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Form a National Climate Change Taskforce – CSO’s Tell Government

Environment News

By Steven Enatu

 

SOROTI

 

 

The civil society organizations in Uganda have asked the responsible ministry of Water and environment to create the national climate change taskforce that comprises civil society, youth and all stakeholders as soon as possible.

 

 

 

This follows the national climate change bill that was passed on the 27th April 2021 before the 10th parliament came to an end and now awaits Presidential assent.

 

Ugandan lawmakers passed the national climate change bill that started in 2016 to cut greenhouse gas emissions and tackle the climate crisis.

 

According to Beatrice Atim Anywar, the State Minister for Environment, the framework bill will provide for climate change response measures, participation in climate mechanisms, and measuring of emissions and financing for climate change actions, among others.

 

“The bill is timely in tackling the climate crisis. It provides for institutional arrangements for coordinating and implementing climate change response measures in Uganda,” Anywar said.

 

“It provides a framework strategy to guide the government in planning and budgeting for financing and monitoring of climate change programs and activities,” she added.

 

The bill’s objective is to give force of law in the east African country to the United Nations Framework Convention on Climate Change, the Kyoto Protocol, and the Paris Agreement, which seeks to limit temperature rise to as close to 1.5 degrees Celsius as possible

 

Uganda initially had no legal framework governing climate change interventions. Absence of such a framework was an obstacle in translating the identified policy priorities into implementable actions with tangible climate change benefits and now with this bill,  the civil society organizations are hopeful that implementing climate change action plans will be easier.

 

Rachel Kyozira Kaleebi, Program Manager Resilience, Cordaid Country Office Uganda said the act is a comprehensive one.

 

 

“It’s not looking at climate change as a one component, it’s also looking at disasters, how climate change causes disaster and the ecosystem’s influence on climate” Kyozira said.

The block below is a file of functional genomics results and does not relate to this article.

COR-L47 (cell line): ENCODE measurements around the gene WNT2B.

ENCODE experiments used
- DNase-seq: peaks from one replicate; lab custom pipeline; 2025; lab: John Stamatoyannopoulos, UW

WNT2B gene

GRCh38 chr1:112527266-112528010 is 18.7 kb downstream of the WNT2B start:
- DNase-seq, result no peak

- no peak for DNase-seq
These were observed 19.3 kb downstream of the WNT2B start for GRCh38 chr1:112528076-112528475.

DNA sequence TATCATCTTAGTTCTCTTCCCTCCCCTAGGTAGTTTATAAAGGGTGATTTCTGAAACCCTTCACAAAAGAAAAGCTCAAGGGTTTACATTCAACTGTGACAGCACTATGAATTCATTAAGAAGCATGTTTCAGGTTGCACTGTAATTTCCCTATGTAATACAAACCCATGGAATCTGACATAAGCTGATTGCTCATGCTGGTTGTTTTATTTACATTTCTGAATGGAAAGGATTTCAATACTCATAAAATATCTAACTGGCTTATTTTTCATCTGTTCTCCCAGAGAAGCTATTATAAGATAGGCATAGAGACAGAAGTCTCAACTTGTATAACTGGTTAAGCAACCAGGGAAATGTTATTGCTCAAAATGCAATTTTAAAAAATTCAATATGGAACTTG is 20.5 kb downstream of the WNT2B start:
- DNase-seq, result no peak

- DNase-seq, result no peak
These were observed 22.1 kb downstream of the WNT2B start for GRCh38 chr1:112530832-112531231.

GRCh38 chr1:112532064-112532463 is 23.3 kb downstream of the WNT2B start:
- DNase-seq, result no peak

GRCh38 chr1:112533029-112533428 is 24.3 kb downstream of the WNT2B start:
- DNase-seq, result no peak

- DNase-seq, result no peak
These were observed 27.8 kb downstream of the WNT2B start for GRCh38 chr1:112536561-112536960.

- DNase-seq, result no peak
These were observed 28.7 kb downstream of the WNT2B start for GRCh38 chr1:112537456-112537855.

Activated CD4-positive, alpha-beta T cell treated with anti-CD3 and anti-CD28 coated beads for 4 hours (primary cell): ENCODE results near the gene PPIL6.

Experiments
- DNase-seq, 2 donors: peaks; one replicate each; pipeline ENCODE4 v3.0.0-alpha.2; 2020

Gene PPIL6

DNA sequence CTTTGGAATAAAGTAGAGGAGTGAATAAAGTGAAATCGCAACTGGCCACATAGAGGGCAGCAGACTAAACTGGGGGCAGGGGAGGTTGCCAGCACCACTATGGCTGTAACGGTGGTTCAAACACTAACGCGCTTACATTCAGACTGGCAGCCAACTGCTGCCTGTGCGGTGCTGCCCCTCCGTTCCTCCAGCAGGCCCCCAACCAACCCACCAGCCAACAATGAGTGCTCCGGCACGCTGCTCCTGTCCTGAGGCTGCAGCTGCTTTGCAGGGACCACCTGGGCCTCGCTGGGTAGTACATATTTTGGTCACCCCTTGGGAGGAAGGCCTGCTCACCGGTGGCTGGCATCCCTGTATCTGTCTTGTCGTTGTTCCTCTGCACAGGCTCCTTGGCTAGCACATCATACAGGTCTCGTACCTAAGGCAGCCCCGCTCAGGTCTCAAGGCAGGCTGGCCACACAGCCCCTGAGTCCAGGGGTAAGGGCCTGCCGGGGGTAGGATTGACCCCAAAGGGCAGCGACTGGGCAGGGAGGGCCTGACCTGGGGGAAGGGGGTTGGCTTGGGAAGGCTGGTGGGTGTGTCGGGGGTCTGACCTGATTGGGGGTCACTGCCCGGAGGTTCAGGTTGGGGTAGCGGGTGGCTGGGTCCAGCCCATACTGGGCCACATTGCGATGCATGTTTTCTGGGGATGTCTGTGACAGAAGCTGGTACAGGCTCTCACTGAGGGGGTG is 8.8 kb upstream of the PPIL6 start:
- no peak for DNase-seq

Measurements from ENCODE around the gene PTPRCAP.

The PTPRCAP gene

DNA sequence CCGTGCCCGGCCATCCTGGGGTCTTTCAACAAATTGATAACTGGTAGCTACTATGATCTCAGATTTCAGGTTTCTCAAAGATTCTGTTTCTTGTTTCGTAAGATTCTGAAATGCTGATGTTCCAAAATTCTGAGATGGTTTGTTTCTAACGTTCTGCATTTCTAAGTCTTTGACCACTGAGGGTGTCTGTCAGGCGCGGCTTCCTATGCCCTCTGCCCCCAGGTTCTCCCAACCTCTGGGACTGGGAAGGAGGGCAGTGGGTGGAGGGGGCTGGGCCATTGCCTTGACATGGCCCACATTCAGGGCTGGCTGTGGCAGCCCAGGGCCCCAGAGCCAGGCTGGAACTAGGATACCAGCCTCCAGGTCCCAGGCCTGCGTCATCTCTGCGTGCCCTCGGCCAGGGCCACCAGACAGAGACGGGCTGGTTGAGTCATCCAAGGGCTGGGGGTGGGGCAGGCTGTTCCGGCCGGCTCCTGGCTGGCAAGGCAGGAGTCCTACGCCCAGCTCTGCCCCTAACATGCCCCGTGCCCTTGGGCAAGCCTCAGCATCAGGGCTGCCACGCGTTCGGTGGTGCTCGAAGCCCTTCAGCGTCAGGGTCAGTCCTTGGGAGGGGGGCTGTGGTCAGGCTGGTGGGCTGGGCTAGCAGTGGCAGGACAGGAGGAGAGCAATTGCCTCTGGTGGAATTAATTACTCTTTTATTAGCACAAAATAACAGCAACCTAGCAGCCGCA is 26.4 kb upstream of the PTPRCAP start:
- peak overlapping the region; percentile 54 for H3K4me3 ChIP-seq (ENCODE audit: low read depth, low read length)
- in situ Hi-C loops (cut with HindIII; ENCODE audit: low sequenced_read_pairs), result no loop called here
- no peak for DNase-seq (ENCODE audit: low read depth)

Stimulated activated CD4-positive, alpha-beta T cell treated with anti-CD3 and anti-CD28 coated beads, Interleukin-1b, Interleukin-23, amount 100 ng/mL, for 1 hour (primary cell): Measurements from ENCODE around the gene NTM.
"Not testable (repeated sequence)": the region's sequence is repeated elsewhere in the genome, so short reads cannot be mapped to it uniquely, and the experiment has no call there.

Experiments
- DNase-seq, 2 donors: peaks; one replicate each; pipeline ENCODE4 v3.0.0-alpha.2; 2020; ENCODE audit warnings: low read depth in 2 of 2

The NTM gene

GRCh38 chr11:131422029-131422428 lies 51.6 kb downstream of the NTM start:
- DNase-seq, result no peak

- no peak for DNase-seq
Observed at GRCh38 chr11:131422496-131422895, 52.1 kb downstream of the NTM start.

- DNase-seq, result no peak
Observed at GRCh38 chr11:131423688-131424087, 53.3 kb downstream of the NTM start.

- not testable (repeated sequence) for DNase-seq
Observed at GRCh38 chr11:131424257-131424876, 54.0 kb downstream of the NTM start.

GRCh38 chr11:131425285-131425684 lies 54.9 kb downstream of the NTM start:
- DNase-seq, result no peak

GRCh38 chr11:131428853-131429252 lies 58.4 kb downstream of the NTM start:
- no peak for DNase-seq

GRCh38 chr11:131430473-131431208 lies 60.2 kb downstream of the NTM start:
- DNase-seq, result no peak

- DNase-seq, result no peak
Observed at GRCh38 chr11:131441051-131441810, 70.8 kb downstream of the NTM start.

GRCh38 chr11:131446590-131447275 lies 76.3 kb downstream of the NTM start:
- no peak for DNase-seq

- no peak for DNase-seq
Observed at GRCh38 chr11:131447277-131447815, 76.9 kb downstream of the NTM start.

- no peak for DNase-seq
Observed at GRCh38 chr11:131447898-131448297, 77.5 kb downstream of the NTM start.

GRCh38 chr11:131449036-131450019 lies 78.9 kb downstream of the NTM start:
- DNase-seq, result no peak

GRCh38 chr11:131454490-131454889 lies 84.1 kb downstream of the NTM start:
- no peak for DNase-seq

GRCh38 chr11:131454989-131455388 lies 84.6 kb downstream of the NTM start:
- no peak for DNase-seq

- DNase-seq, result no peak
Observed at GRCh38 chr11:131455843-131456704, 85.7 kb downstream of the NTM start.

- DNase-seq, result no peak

“We are talking of a law that has generalized climate change in general and we are sure that once it’s assented to and implemented, we will be better-off in mitigating the impact of climate change in communities”. She added.

 

Josephine Akia the Programs Manager at Participatory Ecological Land Use Management (PELUM) Uganda however said that the bill will serve the purpose since it has a section that talks about the overall implementation of the act and it articulates clearly the institutionalization of the national climate change act right from the community to national level.

 

“This means that the offices responsible like the District Natural resource officers and Agricultural officers will be mandated to have clear implementation modalities” Akia said.

 

She noted that there is also a clause that gives the mandate to the ministry of water and environment at national level to constitute the national climate change taskforce with representation from different line ministries, civil society organizations, youth and women.

 

This Akia said needs to be expedited once the president assents to the bill to enable smooth and effective implementation.

 

Punishment for those who abuse the environment

 

In the act there is a clear section regarding enforcement on people who think they are above the law in terms of pollution, environment degradation and any other thing stated within the act. Those who are found liable doing what is contrary to the act will be charged 20,000 currency points. One currency point is equivalent to 20,000shs.

 

Gaps existing in the bill

 

The community who are at the center of the disaster were interviewed in the process of consultation and formulation of the policy however civil society argue that the bill lacks clear guidelines in terms of capacity building of the youth .

 

Majority of the Ugandan population being youth, many of whom directly involve in activities that may destroy the environment to make a living, need to be capacitated on how they can make a living within the environment but also conserve it.

 

Akia also said that the act has come with a need for a clear demand for budget lines in terms of budget allocation. We are yet to see whether it will be reflected in the National budget for ministry of water and environment that shall be read in June or July.

 

 

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